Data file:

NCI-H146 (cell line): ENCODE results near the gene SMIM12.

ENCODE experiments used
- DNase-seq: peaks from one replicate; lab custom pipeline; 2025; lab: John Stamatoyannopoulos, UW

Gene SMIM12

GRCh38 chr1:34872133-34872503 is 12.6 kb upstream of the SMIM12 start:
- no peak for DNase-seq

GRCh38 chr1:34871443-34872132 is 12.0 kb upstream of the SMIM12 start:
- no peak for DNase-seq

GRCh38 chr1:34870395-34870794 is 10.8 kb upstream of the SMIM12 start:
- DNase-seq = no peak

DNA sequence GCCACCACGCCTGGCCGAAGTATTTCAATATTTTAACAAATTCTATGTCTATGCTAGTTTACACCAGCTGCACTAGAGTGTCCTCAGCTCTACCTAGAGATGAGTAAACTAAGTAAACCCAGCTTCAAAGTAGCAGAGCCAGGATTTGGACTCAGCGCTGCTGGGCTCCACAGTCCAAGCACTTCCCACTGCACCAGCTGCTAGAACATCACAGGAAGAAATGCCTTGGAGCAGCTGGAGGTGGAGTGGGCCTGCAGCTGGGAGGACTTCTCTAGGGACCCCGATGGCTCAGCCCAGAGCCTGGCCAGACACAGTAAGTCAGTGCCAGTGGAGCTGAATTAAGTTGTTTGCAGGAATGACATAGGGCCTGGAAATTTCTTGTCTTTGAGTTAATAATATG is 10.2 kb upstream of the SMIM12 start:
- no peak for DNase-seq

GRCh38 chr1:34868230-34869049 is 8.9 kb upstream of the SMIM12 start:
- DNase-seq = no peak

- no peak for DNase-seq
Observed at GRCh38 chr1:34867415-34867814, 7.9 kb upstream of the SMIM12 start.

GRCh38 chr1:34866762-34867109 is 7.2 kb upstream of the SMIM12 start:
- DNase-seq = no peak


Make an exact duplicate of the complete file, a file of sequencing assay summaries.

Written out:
NCI-H146 (cell line): ENCODE results near the gene SMIM12.

ENCODE experiments used
- DNase-seq: peaks from one replicate; lab custom pipeline; 2025; lab: John Stamatoyannopoulos, UW

Gene SMIM12

GRCh38 chr1:34872133-34872503 is 12.6 kb upstream of the SMIM12 start:
- no peak for DNase-seq

GRCh38 chr1:34871443-34872132 is 12.0 kb upstream of the SMIM12 start:
- no peak for DNase-seq

GRCh38 chr1:34870395-34870794 is 10.8 kb upstream of the SMIM12 start:
- DNase-seq = no peak

DNA sequence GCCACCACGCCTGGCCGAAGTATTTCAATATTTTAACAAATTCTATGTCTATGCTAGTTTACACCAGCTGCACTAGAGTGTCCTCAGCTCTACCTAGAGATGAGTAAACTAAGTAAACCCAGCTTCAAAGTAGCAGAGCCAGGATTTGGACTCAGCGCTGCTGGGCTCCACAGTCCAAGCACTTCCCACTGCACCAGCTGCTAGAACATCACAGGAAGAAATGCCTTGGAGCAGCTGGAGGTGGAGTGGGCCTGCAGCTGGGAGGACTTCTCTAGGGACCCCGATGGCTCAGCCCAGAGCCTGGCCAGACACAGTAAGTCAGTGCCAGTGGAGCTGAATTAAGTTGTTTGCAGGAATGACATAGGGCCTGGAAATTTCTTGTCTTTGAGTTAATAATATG is 10.2 kb upstream of the SMIM12 start:
- no peak for DNase-seq

GRCh38 chr1:34868230-34869049 is 8.9 kb upstream of the SMIM12 start:
- DNase-seq = no peak

- no peak for DNase-seq
Observed at GRCh38 chr1:34867415-34867814, 7.9 kb upstream of the SMIM12 start.

GRCh38 chr1:34866762-34867109 is 7.2 kb upstream of the SMIM12 start:
- DNase-seq = no peak